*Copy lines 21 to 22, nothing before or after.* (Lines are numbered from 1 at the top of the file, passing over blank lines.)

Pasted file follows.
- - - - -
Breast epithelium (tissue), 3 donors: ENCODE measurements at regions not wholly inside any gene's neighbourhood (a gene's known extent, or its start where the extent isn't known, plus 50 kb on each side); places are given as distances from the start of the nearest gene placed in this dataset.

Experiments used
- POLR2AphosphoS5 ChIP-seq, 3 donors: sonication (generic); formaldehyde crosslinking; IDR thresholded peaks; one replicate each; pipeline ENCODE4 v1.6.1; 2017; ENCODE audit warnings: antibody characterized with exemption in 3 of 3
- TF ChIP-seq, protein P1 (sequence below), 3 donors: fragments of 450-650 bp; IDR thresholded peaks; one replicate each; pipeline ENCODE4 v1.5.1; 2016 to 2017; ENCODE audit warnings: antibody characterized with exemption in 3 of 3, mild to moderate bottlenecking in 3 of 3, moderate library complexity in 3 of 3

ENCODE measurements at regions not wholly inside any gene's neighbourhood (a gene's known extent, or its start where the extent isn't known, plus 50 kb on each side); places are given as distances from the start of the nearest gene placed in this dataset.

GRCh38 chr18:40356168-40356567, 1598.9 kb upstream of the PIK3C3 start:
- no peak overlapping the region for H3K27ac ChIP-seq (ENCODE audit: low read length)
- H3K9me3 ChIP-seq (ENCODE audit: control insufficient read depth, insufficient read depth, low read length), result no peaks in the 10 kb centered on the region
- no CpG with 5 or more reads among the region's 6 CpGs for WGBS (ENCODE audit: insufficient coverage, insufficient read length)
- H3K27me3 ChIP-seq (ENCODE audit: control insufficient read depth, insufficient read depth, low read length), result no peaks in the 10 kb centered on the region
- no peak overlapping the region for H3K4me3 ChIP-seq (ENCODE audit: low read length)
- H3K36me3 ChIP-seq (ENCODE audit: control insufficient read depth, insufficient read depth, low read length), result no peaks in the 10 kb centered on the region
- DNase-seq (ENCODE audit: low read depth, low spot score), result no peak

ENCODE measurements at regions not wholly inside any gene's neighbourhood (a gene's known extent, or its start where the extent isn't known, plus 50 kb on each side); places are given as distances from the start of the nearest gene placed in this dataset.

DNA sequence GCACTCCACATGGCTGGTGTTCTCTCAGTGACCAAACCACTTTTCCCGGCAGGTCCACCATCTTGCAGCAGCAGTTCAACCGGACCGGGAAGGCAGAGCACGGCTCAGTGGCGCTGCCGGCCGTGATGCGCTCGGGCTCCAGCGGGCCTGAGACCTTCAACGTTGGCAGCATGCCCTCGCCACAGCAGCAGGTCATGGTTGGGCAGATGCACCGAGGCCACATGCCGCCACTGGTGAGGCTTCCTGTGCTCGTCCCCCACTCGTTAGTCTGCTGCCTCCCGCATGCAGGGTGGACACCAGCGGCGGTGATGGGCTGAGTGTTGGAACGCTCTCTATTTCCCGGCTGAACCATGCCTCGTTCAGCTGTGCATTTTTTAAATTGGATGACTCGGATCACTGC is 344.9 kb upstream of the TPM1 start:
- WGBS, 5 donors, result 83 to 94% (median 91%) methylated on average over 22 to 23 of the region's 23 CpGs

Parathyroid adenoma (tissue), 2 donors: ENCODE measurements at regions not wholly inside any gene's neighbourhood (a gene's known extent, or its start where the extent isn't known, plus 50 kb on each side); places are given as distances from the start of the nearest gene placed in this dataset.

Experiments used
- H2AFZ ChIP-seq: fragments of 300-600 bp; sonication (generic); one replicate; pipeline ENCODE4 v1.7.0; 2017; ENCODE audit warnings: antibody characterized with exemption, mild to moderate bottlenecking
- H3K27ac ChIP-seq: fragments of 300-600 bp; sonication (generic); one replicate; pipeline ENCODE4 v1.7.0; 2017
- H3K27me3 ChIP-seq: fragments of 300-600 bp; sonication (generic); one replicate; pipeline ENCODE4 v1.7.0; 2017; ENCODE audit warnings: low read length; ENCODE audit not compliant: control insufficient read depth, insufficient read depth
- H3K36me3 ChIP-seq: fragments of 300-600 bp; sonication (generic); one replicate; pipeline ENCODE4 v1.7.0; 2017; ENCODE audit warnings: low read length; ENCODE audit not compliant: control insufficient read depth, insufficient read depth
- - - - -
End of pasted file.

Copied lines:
- H3K27me3 ChIP-seq: fragments of 300-600 bp; sonication (generic); one replicate; pipeline ENCODE4 v1.7.0; 2017; ENCODE audit warnings: low read length; ENCODE audit not compliant: control insufficient read depth, insufficient read depth
- H3K36me3 ChIP-seq: fragments of 300-600 bp; sonication (generic); one replicate; pipeline ENCODE4 v1.7.0; 2017; ENCODE audit warnings: low read length; ENCODE audit not compliant: control insufficient read depth, insufficient read depth